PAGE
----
MADISON, Wis. (11/23/11)--Black Friday is traditionally the biggest shopping day of the year. More recently, the Monday following Thanksgiving has been adopted as Cyber Monday, endorsed by the e-commerce industry as a day of sales and promotions without interfering with the traditional way to shop.
Because credit unions process and store transactions for their members, they are among the first places consumers turn to when they suspect fraudulent activity. As such, credit unions are in an ideal position to provide their members advice on avoiding fraud and how to shop safely.
The National Foundation for Credit Counseling offers five steps credit unions can share with their members before they hit the stores Friday:
Beware of special credit card offers. Issuers are tempting consumers by offering incentives such as no-interest balance transfers, extra perks by meeting certain spending levels, and increased cash back in specified categories. However, no deal is a good deal if the consumers can't afford it. Responsible shoppers will commit to spending no more than what they can repay in full when the bill arrives.
Review all existing debt obligations. Consumers should review loans and credit card balances before they head to the stores, so they know what they are already committed to repay. This reality check may put a temporary damper on the holiday mood, but it's better than digging a deeper financial hole.
Create a plan. Consumers should know what they are shopping for, and, most critically, what they plan to spend.
Find the best deals at home. Shoppers should compare prices online before heading out to stores. Be aware of time restrictions. Some prices may apply only during certain times throughout the day. Once the actual shopping begins, going directly to the store that has the item at a good price will save time, gas, money and frustration.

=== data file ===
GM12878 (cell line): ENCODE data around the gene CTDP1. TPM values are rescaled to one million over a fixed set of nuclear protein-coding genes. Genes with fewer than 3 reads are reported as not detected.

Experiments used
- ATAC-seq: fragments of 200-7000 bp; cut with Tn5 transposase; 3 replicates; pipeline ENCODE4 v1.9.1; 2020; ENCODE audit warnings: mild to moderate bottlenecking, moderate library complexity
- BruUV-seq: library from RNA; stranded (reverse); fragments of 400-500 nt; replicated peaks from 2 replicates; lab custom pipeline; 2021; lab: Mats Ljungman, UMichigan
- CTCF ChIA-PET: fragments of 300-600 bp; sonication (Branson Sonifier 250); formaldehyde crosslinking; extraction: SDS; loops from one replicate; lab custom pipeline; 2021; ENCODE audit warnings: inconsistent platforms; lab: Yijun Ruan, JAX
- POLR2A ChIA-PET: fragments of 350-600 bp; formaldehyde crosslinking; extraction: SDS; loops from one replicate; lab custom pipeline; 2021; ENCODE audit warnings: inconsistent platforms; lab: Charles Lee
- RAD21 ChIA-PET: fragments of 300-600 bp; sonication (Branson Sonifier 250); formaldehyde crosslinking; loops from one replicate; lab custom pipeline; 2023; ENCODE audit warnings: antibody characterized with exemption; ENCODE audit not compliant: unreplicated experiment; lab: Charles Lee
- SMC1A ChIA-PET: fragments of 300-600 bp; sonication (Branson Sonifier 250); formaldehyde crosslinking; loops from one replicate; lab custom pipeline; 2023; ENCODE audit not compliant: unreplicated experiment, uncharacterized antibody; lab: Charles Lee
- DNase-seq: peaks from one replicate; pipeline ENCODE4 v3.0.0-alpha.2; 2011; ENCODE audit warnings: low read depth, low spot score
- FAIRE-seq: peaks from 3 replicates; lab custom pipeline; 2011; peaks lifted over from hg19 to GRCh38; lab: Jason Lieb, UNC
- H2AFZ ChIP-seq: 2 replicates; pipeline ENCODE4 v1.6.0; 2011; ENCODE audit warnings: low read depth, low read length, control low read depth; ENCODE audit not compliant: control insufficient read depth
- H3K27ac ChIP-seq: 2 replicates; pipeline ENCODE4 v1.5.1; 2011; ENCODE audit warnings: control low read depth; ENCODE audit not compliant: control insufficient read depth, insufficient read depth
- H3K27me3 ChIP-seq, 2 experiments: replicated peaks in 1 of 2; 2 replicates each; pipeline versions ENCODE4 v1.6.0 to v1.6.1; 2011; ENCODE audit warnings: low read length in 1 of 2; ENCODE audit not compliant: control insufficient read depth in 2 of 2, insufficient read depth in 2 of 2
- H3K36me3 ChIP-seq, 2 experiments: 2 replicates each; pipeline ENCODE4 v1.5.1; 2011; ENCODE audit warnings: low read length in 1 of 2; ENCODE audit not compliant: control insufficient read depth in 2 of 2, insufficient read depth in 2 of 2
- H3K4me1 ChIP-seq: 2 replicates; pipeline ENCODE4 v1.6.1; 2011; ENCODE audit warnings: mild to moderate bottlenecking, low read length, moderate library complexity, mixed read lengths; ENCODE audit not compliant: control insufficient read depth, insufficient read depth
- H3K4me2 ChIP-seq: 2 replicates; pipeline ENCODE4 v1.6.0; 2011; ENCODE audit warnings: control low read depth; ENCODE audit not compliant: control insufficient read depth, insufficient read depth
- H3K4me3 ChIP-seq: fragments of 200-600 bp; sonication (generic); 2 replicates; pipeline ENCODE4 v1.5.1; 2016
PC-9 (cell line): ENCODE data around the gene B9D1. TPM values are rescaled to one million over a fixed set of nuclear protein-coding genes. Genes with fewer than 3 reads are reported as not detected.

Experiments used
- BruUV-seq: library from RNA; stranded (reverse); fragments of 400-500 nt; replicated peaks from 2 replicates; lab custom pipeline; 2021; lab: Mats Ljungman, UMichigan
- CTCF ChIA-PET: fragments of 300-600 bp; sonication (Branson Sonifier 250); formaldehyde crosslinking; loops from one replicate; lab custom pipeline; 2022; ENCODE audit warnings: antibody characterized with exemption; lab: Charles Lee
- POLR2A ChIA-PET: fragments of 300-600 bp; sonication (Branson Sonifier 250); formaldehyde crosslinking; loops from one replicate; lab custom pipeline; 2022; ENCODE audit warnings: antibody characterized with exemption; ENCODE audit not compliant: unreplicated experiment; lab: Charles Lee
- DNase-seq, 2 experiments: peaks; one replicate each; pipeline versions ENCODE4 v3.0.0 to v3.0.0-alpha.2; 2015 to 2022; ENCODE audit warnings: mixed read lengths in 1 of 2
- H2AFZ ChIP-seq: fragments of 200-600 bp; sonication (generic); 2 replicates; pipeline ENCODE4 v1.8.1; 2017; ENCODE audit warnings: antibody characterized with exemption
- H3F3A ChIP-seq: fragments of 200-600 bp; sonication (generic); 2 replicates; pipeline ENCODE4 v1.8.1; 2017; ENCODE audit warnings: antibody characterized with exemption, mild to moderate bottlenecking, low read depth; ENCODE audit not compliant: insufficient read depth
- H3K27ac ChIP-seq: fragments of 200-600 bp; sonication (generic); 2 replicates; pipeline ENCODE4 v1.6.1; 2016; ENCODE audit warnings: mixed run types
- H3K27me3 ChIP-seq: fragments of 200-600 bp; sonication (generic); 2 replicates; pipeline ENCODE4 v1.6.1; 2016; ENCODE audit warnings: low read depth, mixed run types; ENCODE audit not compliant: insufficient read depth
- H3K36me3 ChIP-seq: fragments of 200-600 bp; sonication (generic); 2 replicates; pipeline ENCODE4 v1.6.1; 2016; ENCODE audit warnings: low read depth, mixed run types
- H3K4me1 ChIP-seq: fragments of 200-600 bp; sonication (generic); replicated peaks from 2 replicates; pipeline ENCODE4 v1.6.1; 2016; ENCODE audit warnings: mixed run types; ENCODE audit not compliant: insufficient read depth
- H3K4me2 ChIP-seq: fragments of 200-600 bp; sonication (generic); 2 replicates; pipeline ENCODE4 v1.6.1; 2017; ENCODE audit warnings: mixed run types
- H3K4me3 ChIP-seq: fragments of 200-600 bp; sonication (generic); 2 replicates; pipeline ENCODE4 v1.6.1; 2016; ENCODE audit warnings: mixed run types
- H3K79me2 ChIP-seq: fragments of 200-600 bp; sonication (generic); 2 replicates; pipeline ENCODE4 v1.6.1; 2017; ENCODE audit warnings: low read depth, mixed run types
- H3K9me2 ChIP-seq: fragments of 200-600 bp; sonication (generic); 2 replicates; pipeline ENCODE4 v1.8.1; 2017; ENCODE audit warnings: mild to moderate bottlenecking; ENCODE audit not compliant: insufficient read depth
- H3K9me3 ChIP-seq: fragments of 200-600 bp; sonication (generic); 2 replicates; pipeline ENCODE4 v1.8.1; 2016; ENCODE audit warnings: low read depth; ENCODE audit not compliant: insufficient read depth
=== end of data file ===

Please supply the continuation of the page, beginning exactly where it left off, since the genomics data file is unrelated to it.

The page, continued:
Limit spending to as few cards as possible. Spreading purchases across multiple cards can trick shoppers into overspending. Holiday shoppers should designate one card for holiday spending, and remove all others from their wallets. This will not only help shoppers stay within their budgets, it will also lessen the damage in case of loss or theft.
For consumers shopping online this holiday season, credit unions can offer their members these tips from the Internet Crime Complaint Center to avoid being victims of cyberfraud:
- Do not respond to unsolicited (spam) e-mail
- Do not click on links contained within an unsolicited e-mail.
- Be cautious of e-mail claiming to contain pictures in attached files, because the files may contain viruses. Only open attachments from known senders. Always run a virus scan on attachment before opening.
- Avoid filling out forms contained in e-mail messages that ask for personal information.
- Log on directly to the official website for the business identified in the e-mail, instead of "linking" to it from an unsolicited e-mail. If the e-mail appears to be from the consumer's financial institution, credit card issuer, or other company he or she deal with frequently, statements or official correspondence from the business will provide the proper contact information.
- Contact the actual business that supposedly sent the e-mail to verify that the e-mail is genuine.
- If the member is requested to act quickly or there is an "emergency," it may be a scam. Fraudsters create a sense of urgency to get consumers to act impulsively.
- If the member receives a request for personal information from a business or financial institution, always look up the main contact information for the requesting company on an independent source (phone book, trusted Internet directory or legitimate billing statement) and use that contact information to verify the legitimacy of the request.
- If a deal looks too good to be true, it probably is.